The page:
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3 Facts You Need To Know About Deadlines In Florida Medical Malpractice Cases

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Just like criminal charges, breach of contract, car accident cases, and any other type of lawsuit in Florida, there are time limitations on medical malpractice claims. Every US state imposes deadlines depending on the basis of the action, as a way to promote judicial efficiency and ensure disputes are resolved promptly. Florida’s statute of limitations includes a specific provision when the plaintiff is alleging medical negligence, and there are extreme consequences if you fail to initiate litigation within this timeframe: You will be forever barred from recovering any compensation in a medical malpractice claim.

However, the statute of limitations in a Florida med mal case is a somewhat fluid concept that could vary under certain circumstances. Considering the harsh effects of missing the deadline, it is important to understand some basics. You should not delay in retaining a Tampa medical malpractice attorney to tackle essential legal tasks, but a few key facts may be helpful. 

  1. Florida’s Statute of Limitations for Medical Malpractice 

There is a deadline of four years for most personal injury claims, but state law establishes a shorter time limit for cases based upon medical negligence. You have two years to file a court case, and the statute of limitations starts to run on the date that the incident of malpractice occurred. Though rare, one exception to the law is when a health care provider engaged in fraud in an attempt to conceal medical malpractice injuries. 

  1. The “Discovery” Rule in Med Mal Cases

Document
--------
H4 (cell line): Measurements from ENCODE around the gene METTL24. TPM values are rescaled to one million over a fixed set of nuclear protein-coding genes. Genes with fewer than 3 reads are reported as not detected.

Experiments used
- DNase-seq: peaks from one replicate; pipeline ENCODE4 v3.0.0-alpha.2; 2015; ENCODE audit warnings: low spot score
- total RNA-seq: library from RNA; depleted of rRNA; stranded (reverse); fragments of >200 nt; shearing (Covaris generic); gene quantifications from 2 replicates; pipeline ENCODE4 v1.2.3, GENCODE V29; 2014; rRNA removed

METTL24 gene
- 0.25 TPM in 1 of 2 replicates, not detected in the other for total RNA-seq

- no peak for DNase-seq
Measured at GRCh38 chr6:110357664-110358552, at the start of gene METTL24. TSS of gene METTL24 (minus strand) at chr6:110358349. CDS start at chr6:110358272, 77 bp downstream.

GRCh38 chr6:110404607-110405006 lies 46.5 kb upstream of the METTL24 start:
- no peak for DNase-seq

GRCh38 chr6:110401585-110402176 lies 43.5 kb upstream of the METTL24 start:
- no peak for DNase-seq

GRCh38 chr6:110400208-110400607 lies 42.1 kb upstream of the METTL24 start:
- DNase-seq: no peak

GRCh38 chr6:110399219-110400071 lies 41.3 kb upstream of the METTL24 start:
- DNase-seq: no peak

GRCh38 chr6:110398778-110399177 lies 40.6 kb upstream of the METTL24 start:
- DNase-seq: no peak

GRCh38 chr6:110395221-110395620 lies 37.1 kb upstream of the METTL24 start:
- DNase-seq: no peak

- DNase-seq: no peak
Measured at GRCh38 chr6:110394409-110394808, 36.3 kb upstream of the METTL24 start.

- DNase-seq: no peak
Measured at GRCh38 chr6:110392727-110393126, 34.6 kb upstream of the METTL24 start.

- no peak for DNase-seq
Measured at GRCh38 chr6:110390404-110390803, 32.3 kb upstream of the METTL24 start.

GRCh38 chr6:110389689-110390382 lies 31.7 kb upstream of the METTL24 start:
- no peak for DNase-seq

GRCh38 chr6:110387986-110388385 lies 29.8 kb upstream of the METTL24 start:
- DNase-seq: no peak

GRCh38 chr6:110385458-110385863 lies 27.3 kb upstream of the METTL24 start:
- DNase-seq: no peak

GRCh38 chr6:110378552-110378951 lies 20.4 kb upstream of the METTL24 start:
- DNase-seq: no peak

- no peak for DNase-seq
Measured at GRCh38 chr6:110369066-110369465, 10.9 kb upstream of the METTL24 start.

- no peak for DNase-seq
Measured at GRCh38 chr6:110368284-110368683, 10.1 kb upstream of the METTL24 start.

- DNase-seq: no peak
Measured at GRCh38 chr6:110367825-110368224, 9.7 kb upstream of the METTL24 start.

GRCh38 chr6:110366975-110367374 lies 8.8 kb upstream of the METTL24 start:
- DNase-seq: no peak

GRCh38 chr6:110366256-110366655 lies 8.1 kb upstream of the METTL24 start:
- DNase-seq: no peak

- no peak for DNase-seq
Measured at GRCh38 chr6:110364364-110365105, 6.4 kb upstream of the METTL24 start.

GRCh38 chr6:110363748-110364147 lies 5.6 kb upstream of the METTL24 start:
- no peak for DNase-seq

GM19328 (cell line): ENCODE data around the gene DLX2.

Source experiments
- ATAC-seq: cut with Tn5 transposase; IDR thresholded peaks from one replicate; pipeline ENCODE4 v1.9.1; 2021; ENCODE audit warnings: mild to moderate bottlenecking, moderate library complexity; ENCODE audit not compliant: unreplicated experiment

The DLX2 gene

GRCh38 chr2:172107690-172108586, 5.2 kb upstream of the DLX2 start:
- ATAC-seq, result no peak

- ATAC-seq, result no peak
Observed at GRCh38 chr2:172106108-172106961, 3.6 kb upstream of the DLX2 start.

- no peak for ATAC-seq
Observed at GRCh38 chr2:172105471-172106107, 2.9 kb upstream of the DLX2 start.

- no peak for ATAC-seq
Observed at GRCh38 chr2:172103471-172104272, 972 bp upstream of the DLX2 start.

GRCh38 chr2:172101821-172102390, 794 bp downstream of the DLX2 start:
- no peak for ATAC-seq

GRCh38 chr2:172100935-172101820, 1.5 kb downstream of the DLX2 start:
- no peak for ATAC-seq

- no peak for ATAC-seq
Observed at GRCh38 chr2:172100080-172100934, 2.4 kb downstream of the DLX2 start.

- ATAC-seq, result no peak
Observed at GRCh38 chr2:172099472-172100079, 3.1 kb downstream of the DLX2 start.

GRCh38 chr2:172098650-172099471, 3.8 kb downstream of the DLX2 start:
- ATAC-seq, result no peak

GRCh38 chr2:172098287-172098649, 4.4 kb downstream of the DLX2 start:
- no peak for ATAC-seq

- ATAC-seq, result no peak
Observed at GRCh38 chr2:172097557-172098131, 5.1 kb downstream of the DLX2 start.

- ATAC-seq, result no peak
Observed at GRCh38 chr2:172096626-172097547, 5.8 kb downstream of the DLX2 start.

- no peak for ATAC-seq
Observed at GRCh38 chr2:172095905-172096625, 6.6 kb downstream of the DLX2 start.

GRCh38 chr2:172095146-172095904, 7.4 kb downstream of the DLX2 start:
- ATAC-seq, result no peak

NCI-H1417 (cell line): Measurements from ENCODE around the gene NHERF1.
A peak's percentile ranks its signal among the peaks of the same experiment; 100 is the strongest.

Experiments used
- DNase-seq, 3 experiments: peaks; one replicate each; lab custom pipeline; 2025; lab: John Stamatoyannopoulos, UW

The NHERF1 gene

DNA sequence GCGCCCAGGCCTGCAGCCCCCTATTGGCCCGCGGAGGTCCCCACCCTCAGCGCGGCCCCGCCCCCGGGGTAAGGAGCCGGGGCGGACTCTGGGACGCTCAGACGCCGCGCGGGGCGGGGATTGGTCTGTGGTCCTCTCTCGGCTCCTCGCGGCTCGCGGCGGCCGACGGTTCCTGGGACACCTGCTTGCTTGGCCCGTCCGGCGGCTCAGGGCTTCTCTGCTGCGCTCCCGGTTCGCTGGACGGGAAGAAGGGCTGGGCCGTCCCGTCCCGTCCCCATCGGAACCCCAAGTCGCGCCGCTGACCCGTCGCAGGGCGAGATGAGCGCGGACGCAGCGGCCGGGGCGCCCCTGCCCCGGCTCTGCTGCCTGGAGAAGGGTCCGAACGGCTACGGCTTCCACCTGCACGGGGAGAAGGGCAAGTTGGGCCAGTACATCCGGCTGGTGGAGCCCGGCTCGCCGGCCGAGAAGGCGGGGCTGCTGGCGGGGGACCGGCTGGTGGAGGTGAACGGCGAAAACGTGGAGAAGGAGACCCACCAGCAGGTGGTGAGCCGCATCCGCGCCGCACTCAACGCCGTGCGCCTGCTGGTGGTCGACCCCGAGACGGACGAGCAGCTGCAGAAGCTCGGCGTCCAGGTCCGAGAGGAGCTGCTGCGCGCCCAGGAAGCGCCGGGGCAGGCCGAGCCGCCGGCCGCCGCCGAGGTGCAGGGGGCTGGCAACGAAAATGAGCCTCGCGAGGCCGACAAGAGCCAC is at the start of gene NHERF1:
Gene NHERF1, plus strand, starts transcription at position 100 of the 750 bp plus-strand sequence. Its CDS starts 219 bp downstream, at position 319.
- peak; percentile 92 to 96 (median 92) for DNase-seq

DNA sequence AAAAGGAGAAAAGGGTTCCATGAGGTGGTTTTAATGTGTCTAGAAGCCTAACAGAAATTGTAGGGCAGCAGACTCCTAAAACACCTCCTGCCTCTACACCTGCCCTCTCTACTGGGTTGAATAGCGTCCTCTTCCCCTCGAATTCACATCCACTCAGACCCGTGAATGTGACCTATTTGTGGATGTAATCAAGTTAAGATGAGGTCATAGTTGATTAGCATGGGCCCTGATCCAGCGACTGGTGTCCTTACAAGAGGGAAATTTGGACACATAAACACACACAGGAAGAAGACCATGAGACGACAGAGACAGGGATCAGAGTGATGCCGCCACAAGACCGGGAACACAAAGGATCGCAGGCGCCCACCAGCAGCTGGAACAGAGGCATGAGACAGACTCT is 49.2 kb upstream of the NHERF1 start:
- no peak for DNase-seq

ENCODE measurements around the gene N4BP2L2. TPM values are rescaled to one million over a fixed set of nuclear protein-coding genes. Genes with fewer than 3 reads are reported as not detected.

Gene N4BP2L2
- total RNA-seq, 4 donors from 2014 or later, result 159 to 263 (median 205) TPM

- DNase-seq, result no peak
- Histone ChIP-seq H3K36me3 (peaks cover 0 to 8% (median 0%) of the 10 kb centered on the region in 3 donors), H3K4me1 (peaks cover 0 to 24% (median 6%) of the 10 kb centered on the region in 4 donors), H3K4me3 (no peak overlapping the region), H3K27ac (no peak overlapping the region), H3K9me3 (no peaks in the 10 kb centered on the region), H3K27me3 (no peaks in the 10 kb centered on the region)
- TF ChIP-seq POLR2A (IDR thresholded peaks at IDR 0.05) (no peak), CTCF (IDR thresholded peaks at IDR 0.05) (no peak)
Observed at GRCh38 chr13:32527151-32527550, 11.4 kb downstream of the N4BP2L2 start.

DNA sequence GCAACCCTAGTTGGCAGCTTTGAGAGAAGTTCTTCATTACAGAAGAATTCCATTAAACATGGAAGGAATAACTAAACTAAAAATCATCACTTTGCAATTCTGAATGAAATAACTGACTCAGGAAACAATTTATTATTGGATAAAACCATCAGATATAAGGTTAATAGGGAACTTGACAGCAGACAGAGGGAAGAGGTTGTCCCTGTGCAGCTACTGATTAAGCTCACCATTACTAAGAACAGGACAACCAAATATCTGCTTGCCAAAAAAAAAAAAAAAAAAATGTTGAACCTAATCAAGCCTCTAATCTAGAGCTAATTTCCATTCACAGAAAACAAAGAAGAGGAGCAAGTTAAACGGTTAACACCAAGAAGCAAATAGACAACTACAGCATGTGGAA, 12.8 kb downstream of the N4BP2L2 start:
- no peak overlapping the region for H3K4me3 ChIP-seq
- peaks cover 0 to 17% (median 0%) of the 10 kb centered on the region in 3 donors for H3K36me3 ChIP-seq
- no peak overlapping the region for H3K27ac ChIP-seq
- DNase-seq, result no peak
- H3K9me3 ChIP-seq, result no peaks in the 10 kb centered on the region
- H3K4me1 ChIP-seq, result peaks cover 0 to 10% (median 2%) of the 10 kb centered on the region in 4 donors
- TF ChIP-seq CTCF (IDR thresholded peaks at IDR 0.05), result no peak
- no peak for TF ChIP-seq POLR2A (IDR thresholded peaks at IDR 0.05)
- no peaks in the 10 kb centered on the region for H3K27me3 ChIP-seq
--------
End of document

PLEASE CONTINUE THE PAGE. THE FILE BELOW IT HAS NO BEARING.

Due to the nature of medicine, it is possible that a patient may not become aware of an injury until some time after the misconduct occurred. Examples include:

  • Misdiagnosis, a particular concern with mistakes in diagnosing cancer;
  • Surgical errors, including leaving an object inside the patient after a procedure; and
  • Negligence in treating stroke. 

Florida’s statute of limitations for medical malpractice addresses this factor by providing a “discovery” rule to extend the deadline. You have two years from the date you became aware of the mistake or should have become aware of it through reasonably diligent efforts. Still, the discovery rule cannot extend the statute of limitations for more than four years from the date of the incident of malpractice.

  1. Birth Injuries 

When medical negligence during pregnancy, labor, or delivery causes harm to the mother or infant, there is a separate statute of limitations. Florida enacted “Tony’s Law” in 1996, and the statute extends the statute of limitations even beyond the discovery rule in some cases. It is possible to file a lawsuit up to the child’s eighth birthday, but knowledge of the injury and its link to medical negligence is key. 

Contact a Hillsborough County Med Mal Lawyer Right Away 

Complying with Florida’s statute of limitations is just one aspect of a medical malpractice claim, and there are numerous legal concepts, laws, and procedural rules that are critical to enforcing your rights. To get started on the process right away, please contact Greco & Wozniak P.A. You can call 813.223.7849 or go online to set up a free consultation at our offices in Tampa, FL.

Resource:

leg.state.fl.us/Statutes/index.cfm?App_mode=Display_Statute&URL=0000-0099/0095/Sections/0095.11.html

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